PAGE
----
2. higher profitability, incl.
  3. loan losses

Satisfied customers like its products. Slides #27 and 33 show the impressive customer satisfaction with Svenska. Not only did it improve a lot over the last four years (absolut) for private customers, but Svenska was also able to increase its lead over competitors (note on #27: the lead is not measured against the average of peers but against the best of the peers!). The lead over competitors was also increased in the corporate segment. I further believe, the company will take a sensible approach closing down branches but keeping customer satisfaction high (see slides #25-28).

Profitability is high. But for (potential) investors future profitability development is actually more important. Slide #32 gives us a good impression for its profitability. I like the rising share of commission income, since net interest income (NII) could be pressured longer-term with regard to low(est) interest levels globally. Page four of Svenskas factbook shows its solid income statement for the last eight quarters. EpS are about SEK 2 per quarter, or SEK 8 annualized. Svenska took reassuring steps for growing future profitability (#30, press release). But profitability can be impacted by materializing credit risks …

Loan losses are spectacularly low. Slides #20-24 supports my prior belief and should reassure investors even during crisis. Svenskas credit portfolio quality is second to none. In addition, Svensky has a very strong capital base (#19).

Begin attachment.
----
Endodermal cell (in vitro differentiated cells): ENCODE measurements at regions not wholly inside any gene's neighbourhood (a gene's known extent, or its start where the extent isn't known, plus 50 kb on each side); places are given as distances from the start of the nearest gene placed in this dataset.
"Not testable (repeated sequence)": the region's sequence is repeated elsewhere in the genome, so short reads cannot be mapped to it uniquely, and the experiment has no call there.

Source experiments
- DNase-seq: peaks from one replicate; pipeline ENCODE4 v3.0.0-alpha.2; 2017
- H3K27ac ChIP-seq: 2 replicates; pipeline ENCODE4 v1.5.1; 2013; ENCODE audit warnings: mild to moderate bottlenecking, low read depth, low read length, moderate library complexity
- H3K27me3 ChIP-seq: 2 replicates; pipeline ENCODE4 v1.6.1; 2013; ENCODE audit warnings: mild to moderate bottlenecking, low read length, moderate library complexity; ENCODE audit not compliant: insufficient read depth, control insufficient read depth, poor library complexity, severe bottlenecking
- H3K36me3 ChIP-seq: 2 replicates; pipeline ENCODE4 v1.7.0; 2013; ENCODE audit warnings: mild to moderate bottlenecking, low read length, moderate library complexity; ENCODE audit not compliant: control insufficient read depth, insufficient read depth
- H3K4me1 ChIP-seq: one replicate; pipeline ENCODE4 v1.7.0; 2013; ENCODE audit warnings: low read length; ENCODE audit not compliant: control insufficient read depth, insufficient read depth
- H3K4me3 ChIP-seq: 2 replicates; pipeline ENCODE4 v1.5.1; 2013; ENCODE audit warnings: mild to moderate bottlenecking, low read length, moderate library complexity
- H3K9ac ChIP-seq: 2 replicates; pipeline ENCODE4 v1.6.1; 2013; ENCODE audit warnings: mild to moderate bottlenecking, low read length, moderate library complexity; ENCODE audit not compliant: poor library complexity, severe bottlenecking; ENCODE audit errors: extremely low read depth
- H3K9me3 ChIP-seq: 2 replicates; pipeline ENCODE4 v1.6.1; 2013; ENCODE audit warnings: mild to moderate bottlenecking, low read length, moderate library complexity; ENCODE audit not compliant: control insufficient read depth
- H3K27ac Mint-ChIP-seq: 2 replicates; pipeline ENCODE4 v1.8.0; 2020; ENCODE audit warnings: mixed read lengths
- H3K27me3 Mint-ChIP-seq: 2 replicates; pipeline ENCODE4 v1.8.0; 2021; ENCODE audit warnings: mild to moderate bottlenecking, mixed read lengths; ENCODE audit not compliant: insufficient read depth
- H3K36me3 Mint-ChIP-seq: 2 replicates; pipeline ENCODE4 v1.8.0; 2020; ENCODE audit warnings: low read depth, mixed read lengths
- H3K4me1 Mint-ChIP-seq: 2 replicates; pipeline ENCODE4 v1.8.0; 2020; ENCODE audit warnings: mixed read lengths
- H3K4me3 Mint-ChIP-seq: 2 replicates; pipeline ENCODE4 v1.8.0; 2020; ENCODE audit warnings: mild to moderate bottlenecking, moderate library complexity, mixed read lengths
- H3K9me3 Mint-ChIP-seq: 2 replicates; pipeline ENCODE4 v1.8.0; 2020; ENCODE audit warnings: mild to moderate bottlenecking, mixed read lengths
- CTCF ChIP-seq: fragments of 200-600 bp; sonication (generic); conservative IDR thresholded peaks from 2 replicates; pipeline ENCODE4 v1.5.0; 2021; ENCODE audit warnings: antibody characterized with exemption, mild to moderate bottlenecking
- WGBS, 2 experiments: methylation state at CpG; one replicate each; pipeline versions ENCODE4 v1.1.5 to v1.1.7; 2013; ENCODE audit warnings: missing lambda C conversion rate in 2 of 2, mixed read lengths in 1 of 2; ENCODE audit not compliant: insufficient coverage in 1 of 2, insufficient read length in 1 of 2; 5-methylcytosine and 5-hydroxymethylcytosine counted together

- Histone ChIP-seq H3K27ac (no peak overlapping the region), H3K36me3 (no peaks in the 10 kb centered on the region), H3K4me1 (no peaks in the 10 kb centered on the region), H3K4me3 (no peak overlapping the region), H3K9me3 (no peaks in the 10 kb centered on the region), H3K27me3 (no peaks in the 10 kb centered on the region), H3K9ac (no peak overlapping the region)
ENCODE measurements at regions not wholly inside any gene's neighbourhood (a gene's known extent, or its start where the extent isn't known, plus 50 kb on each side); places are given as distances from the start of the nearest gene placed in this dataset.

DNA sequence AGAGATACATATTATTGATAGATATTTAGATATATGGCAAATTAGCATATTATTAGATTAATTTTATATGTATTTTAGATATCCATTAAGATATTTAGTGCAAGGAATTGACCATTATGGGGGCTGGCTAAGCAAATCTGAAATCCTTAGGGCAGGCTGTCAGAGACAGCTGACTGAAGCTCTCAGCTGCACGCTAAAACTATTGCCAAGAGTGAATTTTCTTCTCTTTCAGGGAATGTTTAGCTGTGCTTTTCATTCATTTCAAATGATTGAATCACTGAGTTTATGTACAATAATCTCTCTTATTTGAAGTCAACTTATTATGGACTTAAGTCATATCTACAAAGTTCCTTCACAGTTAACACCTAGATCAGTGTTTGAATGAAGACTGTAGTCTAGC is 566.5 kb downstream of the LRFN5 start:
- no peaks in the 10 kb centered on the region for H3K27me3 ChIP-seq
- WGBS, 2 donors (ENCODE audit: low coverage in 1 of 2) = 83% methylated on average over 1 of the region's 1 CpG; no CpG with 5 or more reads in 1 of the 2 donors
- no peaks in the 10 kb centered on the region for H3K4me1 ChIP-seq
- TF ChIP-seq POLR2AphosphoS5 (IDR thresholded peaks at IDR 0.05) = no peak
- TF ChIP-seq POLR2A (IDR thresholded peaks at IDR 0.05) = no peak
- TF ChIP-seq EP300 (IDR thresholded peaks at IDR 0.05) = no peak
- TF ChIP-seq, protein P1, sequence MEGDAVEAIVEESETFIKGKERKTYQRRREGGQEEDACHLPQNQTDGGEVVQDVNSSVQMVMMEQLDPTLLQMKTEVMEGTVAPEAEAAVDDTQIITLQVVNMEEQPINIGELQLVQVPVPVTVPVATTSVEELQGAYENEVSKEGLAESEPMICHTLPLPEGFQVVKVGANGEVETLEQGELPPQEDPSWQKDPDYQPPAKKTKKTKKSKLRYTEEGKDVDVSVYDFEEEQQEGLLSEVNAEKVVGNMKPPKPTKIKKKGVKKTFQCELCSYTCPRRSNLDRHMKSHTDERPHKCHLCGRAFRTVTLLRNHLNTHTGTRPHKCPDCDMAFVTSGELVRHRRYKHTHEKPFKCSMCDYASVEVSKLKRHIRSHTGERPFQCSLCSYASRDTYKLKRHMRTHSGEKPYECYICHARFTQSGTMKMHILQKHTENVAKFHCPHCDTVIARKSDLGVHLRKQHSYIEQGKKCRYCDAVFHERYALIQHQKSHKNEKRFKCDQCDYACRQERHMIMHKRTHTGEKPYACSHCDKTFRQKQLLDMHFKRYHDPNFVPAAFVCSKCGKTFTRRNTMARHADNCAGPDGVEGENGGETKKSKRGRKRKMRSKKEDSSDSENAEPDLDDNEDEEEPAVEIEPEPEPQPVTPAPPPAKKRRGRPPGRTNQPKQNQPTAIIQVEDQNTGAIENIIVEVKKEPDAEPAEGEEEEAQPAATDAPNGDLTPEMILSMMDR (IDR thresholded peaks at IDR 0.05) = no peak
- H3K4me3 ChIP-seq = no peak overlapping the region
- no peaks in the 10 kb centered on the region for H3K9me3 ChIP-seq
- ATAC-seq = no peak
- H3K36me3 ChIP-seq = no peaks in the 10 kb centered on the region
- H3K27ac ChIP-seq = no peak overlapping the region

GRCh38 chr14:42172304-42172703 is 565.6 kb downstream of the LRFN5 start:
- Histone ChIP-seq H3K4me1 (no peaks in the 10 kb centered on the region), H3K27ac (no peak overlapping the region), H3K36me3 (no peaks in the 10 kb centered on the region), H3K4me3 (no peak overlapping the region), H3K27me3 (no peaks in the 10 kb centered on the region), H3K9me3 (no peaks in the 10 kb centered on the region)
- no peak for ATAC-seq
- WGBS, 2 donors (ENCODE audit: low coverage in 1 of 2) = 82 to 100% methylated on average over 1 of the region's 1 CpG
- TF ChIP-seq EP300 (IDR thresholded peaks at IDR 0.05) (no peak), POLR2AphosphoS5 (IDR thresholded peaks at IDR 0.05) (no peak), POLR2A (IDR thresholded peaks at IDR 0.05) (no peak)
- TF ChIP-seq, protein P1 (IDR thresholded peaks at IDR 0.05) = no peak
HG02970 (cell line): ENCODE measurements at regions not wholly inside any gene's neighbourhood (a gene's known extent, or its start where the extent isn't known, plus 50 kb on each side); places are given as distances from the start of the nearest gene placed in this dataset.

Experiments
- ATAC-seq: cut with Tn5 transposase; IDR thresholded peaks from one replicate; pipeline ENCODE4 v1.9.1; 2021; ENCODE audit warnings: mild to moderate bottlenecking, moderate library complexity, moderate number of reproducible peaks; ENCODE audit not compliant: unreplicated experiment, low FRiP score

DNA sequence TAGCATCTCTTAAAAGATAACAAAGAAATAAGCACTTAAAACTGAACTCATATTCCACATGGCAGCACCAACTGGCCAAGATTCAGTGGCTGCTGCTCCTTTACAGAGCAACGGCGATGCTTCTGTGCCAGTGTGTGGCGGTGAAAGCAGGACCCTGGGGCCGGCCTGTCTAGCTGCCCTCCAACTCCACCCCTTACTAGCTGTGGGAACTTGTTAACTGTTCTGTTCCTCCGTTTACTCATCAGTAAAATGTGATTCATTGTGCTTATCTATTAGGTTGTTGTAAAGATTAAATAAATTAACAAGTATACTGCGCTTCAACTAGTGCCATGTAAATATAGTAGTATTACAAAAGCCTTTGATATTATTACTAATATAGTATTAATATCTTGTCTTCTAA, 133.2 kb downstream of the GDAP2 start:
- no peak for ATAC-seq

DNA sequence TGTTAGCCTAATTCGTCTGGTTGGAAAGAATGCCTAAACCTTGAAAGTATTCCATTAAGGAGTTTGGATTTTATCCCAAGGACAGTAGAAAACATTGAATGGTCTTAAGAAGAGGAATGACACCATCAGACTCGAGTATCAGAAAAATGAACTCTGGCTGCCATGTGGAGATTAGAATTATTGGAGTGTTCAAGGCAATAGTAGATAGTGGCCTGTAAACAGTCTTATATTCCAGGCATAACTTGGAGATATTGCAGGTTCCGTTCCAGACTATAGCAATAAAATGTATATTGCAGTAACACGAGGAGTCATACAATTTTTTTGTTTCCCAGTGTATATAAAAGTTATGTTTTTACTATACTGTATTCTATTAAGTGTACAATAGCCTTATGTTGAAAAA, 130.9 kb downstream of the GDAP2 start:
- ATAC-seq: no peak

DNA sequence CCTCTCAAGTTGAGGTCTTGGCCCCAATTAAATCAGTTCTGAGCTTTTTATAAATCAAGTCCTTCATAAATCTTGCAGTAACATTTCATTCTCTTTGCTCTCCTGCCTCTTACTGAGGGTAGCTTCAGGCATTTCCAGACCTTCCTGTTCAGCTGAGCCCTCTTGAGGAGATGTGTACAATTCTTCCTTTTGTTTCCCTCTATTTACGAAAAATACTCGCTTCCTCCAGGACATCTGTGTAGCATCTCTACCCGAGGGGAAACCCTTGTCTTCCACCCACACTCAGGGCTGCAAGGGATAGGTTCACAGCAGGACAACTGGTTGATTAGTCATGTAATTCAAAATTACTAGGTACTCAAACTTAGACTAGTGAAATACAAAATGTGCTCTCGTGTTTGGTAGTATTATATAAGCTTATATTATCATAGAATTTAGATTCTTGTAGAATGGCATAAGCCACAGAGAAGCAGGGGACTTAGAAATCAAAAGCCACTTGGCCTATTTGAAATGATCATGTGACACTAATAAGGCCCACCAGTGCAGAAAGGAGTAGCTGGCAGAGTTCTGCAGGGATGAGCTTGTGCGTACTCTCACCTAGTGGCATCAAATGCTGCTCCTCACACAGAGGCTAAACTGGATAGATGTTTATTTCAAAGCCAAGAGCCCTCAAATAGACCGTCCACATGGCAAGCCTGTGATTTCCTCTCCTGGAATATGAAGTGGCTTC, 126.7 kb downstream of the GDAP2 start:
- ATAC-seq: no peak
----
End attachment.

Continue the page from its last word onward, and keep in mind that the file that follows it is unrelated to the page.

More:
My conclusion on Svenska is that it is a high quality bank showing solid profits and very low credit risk.

I hope you enjoyed this post on Svesnka. Do you agree or do you have a differnet take on Svenska? If you do not want to miss my look at the next banking model, just follow my blog 😉

Further reads


4 thoughts on “Quicky #6 on Svenska Handelsbanken

  1. Thanks for the write-up.

    In the last years, I had a look at Handelsbanken and quite like them indeed, yet never had the chance to invest in it. At the depths of the negative oil price shock I invested in DNB – which is having even more scale compared to Handelsbanken, but a slightly more risky loan book with significant shipping and oil/gas exposure.

    One thing about Handelsbanken: I feel it is getting a bit crowded in terms of value investors that all create write-ups about the bank. Clearly, I also think it is a brilliant bank! But in the end it is also a bank that is at the outset of a major reshaping and Brexit is another risk that Handelsbanken might be more exposed to than its nordic peers. So: Do you think it is getting a bit too common to look at Handelsbanken in the value community?

    Liked by 1 person

  2. Hi Philipp. Thanks for your comment.
    I know Handelsbanken for many years now and thought about it as a higher quality business without taking a deeper look. Also now, I would not claim to be an expert on Svenska. Far from it! Based on my high-level article I would guess it is an above average investment at current prices. But I hope to find even more interesting investment opportunities within my series…

    I like the very low credit risks very much and many things mentioned in the article. I do not know about DNB.